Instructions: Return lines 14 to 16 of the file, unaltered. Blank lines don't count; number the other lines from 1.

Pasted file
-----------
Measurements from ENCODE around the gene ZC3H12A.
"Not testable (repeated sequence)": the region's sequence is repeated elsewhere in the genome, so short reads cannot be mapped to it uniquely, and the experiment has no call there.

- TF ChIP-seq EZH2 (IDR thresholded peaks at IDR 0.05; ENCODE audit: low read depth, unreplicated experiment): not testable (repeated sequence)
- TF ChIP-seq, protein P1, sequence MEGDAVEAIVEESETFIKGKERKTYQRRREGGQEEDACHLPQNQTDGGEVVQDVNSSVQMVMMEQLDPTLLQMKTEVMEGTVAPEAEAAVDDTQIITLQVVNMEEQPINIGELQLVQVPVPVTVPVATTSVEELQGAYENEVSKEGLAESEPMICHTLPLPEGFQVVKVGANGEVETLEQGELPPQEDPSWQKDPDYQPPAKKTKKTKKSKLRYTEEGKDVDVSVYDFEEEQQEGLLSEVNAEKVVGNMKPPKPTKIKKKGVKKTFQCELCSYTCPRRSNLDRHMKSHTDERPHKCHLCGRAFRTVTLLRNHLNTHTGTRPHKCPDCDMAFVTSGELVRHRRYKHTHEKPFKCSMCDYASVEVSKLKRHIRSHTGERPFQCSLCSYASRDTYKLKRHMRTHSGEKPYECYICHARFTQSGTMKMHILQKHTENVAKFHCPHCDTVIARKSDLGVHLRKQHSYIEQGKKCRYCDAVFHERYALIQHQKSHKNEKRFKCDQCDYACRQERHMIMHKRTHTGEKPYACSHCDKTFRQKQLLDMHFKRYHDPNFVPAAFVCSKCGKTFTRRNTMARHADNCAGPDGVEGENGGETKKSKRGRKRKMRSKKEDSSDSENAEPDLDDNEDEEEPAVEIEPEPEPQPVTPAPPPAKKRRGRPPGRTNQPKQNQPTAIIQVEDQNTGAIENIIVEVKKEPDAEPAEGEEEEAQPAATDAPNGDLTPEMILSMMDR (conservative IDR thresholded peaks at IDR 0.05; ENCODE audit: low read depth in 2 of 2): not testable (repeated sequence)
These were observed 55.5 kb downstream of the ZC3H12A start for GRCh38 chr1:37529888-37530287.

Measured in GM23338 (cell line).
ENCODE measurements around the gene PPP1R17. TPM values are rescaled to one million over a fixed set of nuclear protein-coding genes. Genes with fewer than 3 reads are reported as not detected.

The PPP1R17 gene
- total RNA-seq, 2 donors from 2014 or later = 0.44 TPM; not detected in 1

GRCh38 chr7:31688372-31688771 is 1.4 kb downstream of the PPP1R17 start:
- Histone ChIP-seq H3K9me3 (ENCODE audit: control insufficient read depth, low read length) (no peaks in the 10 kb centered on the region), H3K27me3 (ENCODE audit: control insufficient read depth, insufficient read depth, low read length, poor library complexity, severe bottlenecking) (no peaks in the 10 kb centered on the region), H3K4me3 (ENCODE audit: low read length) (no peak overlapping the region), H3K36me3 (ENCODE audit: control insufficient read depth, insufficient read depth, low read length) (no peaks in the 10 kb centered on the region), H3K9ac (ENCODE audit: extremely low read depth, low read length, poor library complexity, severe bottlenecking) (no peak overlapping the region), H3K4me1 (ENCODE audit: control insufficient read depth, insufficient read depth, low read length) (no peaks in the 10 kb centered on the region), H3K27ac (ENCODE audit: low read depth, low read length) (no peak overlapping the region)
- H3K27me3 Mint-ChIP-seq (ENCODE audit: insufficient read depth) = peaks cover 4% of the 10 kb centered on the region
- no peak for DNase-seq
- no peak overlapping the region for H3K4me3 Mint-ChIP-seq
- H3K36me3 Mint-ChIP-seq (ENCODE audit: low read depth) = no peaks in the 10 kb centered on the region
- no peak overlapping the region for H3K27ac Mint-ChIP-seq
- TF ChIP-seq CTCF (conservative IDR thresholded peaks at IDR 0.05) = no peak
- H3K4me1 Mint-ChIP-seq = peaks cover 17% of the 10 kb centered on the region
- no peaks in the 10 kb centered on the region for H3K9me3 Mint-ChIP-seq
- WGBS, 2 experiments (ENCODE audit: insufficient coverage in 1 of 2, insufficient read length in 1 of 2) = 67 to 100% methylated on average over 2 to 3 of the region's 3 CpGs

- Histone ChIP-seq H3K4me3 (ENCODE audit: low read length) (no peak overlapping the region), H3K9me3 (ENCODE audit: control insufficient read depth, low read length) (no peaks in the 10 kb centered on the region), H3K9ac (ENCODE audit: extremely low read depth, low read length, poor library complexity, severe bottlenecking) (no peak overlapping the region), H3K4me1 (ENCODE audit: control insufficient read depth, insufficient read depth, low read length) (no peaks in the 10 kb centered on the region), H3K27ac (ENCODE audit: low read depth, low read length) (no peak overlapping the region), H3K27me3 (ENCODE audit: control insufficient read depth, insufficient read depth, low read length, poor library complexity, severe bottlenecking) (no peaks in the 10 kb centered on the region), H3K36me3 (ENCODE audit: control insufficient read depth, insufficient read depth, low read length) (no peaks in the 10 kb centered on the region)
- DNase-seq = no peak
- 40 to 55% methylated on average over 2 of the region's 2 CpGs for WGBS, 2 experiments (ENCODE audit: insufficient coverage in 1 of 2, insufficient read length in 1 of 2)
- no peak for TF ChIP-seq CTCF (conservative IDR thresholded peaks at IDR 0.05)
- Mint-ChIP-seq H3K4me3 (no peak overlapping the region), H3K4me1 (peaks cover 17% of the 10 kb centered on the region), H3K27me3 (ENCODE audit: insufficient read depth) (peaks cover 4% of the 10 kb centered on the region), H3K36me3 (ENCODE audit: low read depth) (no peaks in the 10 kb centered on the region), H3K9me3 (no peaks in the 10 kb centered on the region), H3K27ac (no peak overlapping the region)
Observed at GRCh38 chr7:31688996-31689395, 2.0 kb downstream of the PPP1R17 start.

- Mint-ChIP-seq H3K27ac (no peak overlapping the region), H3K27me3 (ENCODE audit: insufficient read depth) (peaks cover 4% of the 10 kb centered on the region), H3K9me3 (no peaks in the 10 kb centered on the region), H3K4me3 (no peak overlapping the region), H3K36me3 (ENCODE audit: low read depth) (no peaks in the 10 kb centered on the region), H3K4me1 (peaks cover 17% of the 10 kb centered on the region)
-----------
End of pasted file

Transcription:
- no peak overlapping the region for H3K4me3 Mint-ChIP-seq
- H3K36me3 Mint-ChIP-seq (ENCODE audit: low read depth) = no peaks in the 10 kb centered on the region
- no peak overlapping the region for H3K27ac Mint-ChIP-seq